Military Times

2012 Insider's Guide to the Guard and Reserve

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Activation and deployment


As with the activation process, it’s a good idea to make sure your paperwork is in order when you redeploy or return from active duty.


Every reservist leaving active duty in support of contingency operations will get a new DD Form 214, a discharge. Review it to make sure awards or decorations for which you are eligible are listed, as well as your correct service dates.

Because this document is critical for awards, time in service, retirement and possible medical benefits, the DD 214 is a service member’s most valuable military document.


A reservist on active duty for any period will get one or more evaluations or fitness reports and may be eligible for awards. However, many awards are not processed or approved until after deactivation. Documenting where you served on your DD 214 and retaining copies of all orders will serve as good backups.


Most members complete active duty with accrued leave. You can take the leave, be paid for it or carry over any unused amount to the next active-duty period.

The maximum amount of leave that service members may sell back during a career is 60 days, unless a waiver is granted for contingency operations. The 60-day limit currently is waived because of the pace of war­time operations.


Everyone receives a health assessment upon mobilization and again before leaving active duty. This may be a simple screening or a full examination.

If your Annual Reserve Component Periodic Health Assessment is more than six months old, you must get a physical examination before demobilization.

Report any problem, sickness or injury that occurred during your activation, and make sure it is noted in your medical records.


Under current procedures, you will remain in the reserve pay system up to partial mobilization. If you are not on direct deposit or Sure Pay, you will be signed up during in-processing.

Personnel mobilized or on extended tours of more than 30 days can choose to be paid monthly or bimonthly. Final pay is deposited in a member’s account at the end of the tour.


Whether you volunteer for or are ordered to active duty, you are protected from losing your civilian employment. The type and length of your deployment how long you have before you must report back to your civilian job.

Generally, this is within 31 days of your release from active duty for a presidential call-up. In some cases, that period is extended to 90 days.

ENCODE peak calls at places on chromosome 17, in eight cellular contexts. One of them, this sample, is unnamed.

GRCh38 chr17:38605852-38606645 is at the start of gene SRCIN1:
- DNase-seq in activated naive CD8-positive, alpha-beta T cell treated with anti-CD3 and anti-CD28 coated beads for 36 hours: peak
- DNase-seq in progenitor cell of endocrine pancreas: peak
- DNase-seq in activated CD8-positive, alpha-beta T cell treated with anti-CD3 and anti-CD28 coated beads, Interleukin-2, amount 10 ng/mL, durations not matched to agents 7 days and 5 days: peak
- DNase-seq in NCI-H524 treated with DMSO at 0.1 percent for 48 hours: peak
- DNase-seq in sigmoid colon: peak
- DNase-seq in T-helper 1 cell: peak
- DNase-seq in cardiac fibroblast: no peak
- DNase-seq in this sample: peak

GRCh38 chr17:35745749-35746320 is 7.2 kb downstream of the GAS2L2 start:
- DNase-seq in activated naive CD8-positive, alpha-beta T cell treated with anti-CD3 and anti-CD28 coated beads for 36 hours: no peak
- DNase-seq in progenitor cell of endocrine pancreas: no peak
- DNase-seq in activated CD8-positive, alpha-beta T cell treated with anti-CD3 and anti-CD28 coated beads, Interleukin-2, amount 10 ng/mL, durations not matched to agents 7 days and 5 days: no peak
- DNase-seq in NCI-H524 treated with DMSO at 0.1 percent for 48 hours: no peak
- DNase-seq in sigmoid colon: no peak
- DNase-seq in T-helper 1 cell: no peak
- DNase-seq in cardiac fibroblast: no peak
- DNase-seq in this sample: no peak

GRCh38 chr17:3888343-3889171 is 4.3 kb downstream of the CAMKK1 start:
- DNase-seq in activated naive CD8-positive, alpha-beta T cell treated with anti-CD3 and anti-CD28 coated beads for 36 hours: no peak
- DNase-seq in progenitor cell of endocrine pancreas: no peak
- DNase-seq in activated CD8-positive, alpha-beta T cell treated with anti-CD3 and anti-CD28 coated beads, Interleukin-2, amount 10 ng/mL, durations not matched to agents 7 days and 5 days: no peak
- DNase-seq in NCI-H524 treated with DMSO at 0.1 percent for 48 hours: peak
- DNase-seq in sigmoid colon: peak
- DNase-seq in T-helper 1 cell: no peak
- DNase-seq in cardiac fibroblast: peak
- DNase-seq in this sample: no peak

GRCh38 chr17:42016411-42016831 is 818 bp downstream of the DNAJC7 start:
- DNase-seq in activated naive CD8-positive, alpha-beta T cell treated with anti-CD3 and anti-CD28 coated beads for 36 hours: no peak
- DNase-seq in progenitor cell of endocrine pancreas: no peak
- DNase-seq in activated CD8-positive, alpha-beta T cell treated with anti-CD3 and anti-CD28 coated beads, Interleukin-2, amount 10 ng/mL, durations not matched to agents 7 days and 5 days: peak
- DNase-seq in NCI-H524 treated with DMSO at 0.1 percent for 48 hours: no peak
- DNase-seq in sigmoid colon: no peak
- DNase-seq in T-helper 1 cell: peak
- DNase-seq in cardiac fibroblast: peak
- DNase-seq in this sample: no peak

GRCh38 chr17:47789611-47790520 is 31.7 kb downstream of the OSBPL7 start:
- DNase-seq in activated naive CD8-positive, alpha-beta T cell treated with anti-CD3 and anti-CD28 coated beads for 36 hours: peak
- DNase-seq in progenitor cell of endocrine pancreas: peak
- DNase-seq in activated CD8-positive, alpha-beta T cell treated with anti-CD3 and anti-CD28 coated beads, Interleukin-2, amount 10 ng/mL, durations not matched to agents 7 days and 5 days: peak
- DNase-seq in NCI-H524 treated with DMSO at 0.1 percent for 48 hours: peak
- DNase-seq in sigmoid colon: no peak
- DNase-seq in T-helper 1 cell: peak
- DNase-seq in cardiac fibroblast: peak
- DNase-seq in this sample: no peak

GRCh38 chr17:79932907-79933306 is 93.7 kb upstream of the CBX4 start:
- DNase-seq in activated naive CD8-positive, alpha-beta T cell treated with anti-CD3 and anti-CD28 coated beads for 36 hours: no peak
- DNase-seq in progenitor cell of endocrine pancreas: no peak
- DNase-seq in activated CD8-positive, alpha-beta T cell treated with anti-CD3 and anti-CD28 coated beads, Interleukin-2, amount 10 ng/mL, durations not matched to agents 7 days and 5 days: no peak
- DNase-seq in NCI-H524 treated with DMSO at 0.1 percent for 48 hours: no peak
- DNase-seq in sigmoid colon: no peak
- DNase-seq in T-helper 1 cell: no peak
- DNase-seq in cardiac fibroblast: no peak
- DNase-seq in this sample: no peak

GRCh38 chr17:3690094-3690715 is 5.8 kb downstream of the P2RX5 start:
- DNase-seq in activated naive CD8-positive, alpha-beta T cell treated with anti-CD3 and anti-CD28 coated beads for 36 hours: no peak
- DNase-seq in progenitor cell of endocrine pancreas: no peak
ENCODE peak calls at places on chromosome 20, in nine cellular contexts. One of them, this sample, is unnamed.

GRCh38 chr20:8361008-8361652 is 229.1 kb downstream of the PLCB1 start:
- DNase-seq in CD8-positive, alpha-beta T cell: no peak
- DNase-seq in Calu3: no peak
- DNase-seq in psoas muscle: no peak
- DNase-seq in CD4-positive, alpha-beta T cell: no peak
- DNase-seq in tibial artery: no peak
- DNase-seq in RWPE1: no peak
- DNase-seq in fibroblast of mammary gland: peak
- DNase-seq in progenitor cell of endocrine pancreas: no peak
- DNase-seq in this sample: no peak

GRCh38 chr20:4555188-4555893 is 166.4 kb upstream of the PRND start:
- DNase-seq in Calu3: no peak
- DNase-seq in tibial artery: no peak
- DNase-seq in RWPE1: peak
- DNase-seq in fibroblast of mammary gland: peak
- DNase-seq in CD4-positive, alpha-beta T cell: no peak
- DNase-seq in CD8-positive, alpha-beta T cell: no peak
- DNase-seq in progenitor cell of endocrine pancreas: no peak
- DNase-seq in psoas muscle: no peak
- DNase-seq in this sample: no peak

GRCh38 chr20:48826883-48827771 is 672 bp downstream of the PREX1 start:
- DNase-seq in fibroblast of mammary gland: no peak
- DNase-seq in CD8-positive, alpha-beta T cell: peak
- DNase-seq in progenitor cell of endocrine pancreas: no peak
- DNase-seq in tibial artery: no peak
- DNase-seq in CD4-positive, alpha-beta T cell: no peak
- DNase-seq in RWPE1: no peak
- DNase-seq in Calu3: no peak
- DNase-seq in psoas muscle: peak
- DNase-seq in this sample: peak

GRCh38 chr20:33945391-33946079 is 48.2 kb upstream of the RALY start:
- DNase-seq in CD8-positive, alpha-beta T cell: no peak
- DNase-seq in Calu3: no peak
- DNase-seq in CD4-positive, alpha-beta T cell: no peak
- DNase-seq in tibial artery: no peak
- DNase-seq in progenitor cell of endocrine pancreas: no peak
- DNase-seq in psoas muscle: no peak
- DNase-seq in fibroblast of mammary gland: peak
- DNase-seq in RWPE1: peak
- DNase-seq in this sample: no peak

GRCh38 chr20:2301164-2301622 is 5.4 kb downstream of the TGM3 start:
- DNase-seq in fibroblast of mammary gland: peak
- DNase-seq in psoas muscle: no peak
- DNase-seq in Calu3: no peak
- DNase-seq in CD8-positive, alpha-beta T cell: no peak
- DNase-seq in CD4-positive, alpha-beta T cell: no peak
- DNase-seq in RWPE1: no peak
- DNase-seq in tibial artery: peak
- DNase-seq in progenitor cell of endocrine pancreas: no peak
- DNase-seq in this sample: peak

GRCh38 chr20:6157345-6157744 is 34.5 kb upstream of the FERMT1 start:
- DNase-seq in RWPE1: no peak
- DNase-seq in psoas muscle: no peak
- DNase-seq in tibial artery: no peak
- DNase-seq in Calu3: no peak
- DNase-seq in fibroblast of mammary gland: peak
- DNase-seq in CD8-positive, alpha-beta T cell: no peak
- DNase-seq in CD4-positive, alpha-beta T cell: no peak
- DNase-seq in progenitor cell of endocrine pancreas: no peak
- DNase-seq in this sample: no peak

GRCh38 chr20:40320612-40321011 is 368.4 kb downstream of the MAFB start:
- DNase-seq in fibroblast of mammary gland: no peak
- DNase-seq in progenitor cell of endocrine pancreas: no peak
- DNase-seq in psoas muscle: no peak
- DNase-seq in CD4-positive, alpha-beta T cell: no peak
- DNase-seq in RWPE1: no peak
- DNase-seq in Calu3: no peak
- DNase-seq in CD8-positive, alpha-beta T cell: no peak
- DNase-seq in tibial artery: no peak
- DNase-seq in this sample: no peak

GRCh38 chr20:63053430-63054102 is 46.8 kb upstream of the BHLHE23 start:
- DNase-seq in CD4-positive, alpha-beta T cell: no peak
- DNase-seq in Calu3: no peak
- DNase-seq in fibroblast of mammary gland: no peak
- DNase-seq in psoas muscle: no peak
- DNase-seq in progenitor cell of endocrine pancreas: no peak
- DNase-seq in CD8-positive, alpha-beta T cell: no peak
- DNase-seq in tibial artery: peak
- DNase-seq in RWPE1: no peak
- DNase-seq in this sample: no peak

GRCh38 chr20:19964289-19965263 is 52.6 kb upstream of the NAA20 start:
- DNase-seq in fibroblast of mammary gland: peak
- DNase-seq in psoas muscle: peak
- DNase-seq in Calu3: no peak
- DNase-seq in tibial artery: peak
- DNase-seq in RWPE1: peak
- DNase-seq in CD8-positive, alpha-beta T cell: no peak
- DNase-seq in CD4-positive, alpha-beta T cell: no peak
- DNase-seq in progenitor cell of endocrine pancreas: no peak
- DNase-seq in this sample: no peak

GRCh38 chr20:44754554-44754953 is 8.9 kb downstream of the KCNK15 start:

Service members on active duty, and Ready Reserve or National Guard members in any pay status, may contribute to the Thrift Savings Plan or change deduction options.

You should carefully consider this option if you are deploying to a hazardous-duty pay area, as significant tax and savings factors can accrue. For more information, visit


Congress has directed the Defense Department to set up programs to help National Guard and Reserve members and their families before, during and after mobilization, to include helping them reintegrate into their families and communities when they come off of active duty.

This is the Yellow Ribbon Reintegration Program (not to be confused with the Post-9/11 GI Bill Yellow Ribbon Program; see the Education chapter).

In a precedent-setting move, defense officials have defined family members and families in this case to include spouses, children, parents, grandparents, siblings and/or significant others. These family members are eligible for payment of some expenses related to attending support programs, depending on how the reserve components implement them. Covered expenses may include mileage, lodging and/or meals, child care or some combination of these.

Restrictions may apply to the number of family members funded per service member and the types of support provided.

The programs must allow any member from any service component and his family to participate in any scheduled deployment and reintegration program, even if it’s run by another branch of service.

Guard and reserve components have the flexibility to tailor their own programs, but defense officials mandate some basic requirements.

Reintegration programs must be held about 30, 60 and 90 days after return from deployments.

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